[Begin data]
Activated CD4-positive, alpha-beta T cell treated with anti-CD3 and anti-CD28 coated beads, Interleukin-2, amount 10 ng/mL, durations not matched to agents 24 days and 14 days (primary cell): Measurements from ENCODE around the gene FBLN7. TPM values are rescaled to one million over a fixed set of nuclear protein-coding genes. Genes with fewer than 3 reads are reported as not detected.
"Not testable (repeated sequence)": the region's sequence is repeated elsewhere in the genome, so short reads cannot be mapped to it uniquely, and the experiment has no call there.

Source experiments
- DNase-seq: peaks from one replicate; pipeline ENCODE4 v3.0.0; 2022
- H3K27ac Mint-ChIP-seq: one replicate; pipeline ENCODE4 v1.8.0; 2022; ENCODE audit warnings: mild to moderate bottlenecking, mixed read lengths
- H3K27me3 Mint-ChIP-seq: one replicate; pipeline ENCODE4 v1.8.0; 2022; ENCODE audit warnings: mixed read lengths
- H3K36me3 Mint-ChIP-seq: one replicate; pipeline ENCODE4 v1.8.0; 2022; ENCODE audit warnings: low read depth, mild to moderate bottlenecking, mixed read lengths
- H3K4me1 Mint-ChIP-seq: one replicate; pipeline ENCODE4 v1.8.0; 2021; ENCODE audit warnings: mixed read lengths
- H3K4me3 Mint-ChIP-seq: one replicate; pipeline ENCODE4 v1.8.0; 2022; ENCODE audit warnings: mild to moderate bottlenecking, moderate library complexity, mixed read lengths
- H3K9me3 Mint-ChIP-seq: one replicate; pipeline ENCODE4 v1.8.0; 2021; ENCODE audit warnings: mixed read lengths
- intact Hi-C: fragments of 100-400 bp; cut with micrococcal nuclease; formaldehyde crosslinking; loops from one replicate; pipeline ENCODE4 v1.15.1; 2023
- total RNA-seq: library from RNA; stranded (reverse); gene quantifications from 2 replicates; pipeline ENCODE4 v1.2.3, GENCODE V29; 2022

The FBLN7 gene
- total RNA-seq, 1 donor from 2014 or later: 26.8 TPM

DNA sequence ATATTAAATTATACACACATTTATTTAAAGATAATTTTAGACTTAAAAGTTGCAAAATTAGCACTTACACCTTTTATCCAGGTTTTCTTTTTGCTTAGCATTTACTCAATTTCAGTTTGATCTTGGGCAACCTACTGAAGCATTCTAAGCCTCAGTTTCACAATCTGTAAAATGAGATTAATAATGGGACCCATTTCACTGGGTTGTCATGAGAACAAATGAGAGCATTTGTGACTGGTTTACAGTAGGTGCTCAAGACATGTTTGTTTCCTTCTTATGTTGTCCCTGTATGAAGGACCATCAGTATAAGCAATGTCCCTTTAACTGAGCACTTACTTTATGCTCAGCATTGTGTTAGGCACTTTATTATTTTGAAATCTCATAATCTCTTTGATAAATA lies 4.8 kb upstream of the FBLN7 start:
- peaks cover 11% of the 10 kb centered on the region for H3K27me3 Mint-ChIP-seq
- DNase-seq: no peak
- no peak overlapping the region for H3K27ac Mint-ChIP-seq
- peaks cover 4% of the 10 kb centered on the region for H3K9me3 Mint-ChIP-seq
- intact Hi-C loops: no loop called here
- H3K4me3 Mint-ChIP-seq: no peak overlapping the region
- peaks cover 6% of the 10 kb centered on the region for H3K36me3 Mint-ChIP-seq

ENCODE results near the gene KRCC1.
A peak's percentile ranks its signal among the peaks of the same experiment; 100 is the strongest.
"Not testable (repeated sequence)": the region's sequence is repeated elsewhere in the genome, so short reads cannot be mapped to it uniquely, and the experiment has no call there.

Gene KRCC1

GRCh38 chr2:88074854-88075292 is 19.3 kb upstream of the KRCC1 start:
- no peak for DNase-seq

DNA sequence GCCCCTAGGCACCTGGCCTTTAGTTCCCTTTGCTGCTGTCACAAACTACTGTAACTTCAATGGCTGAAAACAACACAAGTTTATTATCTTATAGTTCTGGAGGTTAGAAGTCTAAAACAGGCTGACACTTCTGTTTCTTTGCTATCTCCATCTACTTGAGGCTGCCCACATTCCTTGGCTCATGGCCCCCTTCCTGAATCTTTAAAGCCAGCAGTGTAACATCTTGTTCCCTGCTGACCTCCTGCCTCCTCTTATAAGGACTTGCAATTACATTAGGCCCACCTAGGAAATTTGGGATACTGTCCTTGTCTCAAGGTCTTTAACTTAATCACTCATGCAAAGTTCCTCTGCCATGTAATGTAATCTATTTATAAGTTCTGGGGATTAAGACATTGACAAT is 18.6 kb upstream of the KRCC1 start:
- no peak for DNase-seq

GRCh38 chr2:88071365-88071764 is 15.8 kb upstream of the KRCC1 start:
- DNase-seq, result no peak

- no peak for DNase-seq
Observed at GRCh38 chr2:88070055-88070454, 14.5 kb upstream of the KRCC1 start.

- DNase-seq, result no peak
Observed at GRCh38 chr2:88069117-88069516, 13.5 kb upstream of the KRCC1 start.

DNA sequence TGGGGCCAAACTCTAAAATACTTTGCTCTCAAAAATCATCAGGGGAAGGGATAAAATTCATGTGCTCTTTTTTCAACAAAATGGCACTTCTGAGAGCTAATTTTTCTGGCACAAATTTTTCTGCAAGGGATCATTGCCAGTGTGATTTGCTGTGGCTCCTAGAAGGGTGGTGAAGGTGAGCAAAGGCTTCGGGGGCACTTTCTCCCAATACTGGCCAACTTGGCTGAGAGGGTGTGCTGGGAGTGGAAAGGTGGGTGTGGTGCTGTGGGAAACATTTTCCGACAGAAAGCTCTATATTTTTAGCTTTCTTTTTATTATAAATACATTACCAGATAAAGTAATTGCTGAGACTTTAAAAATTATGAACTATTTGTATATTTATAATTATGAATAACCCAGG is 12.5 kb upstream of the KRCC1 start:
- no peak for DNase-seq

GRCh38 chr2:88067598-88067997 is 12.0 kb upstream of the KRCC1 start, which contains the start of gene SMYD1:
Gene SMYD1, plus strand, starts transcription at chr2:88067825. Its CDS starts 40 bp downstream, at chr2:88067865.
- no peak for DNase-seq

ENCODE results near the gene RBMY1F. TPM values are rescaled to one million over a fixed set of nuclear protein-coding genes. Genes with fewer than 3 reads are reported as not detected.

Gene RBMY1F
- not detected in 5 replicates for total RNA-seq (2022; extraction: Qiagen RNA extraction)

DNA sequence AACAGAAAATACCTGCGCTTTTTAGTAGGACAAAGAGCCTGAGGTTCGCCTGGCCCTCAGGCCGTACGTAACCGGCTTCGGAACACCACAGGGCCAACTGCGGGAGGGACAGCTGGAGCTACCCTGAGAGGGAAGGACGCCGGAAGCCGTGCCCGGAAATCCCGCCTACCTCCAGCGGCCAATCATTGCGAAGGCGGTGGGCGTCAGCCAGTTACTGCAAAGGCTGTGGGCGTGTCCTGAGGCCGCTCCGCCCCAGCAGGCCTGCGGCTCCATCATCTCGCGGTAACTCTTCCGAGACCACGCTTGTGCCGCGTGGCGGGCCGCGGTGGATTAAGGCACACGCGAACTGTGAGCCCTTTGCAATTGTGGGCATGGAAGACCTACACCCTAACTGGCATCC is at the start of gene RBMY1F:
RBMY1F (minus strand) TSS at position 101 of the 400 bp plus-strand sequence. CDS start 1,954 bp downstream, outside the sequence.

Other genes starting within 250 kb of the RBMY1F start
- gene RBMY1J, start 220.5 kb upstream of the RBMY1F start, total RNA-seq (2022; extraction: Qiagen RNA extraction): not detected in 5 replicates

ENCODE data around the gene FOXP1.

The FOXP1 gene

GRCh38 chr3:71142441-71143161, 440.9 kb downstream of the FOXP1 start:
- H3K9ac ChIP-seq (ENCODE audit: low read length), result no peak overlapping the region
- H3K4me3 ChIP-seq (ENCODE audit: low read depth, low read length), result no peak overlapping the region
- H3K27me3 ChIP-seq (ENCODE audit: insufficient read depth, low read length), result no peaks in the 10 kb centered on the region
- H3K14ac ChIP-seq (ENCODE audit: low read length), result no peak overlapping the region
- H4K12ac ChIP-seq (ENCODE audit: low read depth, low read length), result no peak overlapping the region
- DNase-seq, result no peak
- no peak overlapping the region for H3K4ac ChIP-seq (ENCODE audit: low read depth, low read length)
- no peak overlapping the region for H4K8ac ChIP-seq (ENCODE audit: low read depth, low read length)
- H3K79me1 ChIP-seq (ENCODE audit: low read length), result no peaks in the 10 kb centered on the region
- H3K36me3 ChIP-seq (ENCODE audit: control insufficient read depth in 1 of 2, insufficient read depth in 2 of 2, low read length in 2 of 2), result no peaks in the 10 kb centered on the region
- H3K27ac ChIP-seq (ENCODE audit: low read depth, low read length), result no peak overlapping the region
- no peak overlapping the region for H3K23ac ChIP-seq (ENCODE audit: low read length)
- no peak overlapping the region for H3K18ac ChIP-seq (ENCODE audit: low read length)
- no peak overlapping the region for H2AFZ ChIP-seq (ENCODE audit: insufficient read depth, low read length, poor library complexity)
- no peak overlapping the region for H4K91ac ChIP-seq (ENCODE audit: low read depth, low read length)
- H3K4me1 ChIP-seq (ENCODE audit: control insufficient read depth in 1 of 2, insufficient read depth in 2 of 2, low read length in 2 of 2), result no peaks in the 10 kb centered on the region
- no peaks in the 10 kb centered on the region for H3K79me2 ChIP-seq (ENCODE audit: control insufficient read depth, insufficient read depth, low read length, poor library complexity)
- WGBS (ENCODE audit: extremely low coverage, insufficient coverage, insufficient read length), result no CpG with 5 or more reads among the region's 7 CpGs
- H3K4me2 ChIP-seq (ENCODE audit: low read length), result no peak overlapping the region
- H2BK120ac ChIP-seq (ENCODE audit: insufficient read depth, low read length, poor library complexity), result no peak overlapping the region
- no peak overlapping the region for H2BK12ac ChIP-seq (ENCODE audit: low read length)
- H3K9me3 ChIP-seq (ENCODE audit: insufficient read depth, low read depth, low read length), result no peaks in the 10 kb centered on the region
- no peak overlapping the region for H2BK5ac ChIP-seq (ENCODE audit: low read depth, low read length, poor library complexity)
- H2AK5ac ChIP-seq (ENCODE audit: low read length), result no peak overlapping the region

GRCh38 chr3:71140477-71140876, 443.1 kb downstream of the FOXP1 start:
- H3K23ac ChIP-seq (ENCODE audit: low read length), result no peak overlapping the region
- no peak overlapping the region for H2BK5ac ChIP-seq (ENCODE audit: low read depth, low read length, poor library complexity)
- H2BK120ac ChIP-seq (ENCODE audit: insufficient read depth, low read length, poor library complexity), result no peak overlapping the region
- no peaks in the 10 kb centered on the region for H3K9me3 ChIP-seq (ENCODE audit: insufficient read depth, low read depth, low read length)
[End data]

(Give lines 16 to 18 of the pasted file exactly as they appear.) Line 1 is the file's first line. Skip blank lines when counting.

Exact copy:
- peaks cover 11% of the 10 kb centered on the region for H3K27me3 Mint-ChIP-seq
- DNase-seq: no peak
- no peak overlapping the region for H3K27ac Mint-ChIP-seq